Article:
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Silicon Valley's diversity problem, in one chart

The underrepresentation of women, African Americans, and Hispanics at big tech companies is fairly common knowledge at this point, and indeed something that firms like Google and Facebook themselves bemoan, at least publicly. But even those mea culpas tend to emphasize an external reason for the firms' lack of diversity: an absence of qualified candidates.

Laszlo Bock, Google's senior vice president of people operations, went out of his way to note that women, African Americans, and Hispanics are also underrepresented among computer science graduates nationally. He of course added that Google is supporting programs to try to correct that imbalance, but the implicit point is clear: Google isn't hiring enough female, black, or Hispanic candidates because there aren't enough female, black, and Hispanic programmers to choose from.

new USA Today investigation suggests that's a bit of a dodge, at least so far as racial diversity is concerned. It's totally true that women, African Americans, and Hispanics are underrepresented among computer science graduates, relative to the US population, but they're even more underrepresented among employees big firms (defined here as Apple, eBay, Facebook, Google, LinkedIn, Twitter, and Yahoo):

silicon valley diversity

(George Petras/USA Today)

Just 2 percent of tech workers at the firms were black and 3 percent were Hispanic, compared to 4.5 percent and 6.5 percent of new CS bachelor's degree recipients, respectively. So the problem isn't merely that not enough black and Hispanic candidates are graduating with CS degrees; the problem is that even given that, tech firms are less likely to hire black and Hispanic workers.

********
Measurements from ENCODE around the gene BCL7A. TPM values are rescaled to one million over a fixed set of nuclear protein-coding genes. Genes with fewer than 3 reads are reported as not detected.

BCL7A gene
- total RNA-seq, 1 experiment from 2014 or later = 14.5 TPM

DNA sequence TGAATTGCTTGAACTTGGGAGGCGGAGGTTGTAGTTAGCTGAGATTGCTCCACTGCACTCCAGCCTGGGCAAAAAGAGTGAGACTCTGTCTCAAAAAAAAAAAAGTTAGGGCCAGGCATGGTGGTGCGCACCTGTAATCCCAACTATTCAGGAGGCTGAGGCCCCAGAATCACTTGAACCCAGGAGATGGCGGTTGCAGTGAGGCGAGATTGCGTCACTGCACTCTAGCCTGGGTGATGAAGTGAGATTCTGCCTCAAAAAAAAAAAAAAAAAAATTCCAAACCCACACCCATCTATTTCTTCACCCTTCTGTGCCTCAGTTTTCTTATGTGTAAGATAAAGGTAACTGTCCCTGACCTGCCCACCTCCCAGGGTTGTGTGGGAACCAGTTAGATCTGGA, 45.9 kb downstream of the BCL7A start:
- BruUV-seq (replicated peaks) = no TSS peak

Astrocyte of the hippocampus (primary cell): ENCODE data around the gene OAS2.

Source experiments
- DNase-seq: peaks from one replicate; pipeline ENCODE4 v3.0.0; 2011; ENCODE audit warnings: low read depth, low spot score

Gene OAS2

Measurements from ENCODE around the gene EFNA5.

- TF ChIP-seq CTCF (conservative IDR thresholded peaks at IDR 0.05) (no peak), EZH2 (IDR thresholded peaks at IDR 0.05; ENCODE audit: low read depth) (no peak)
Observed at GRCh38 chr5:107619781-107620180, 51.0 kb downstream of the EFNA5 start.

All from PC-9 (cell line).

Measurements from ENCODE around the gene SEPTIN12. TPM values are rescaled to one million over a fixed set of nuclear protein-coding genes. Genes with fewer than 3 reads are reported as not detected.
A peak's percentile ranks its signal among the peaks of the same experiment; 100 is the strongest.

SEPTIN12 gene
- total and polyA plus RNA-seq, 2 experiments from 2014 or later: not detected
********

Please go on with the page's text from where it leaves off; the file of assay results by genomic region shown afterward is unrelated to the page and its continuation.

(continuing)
The same is true for white candidates, funnily enough. It's just that Asian candidates are being hired more than you'd expect based on the Asian share of recent CS graduates. But white workers still make up the plurality of these companies' staffs, where black and Hispanic underhiring nearly shuts those candidates out altogether.

Obviously, these firms have some senior staffers and it could be that previous years' and decades' graduating classes had even fewer black and Hispanic people in them, explaining the results here. But these companies tend to have pretty young workforces, mostly culled from recent classes with demographics similar to those represented in the chart.

Again, none of this is to say that encouraging African-Americans and Hispanics to get into tech is a bad idea. Programs like Access Code that focus on that are doing great work. But the USA Today investigation does suggest there are qualified black and Hispanic candidates that firms aren't hiring.

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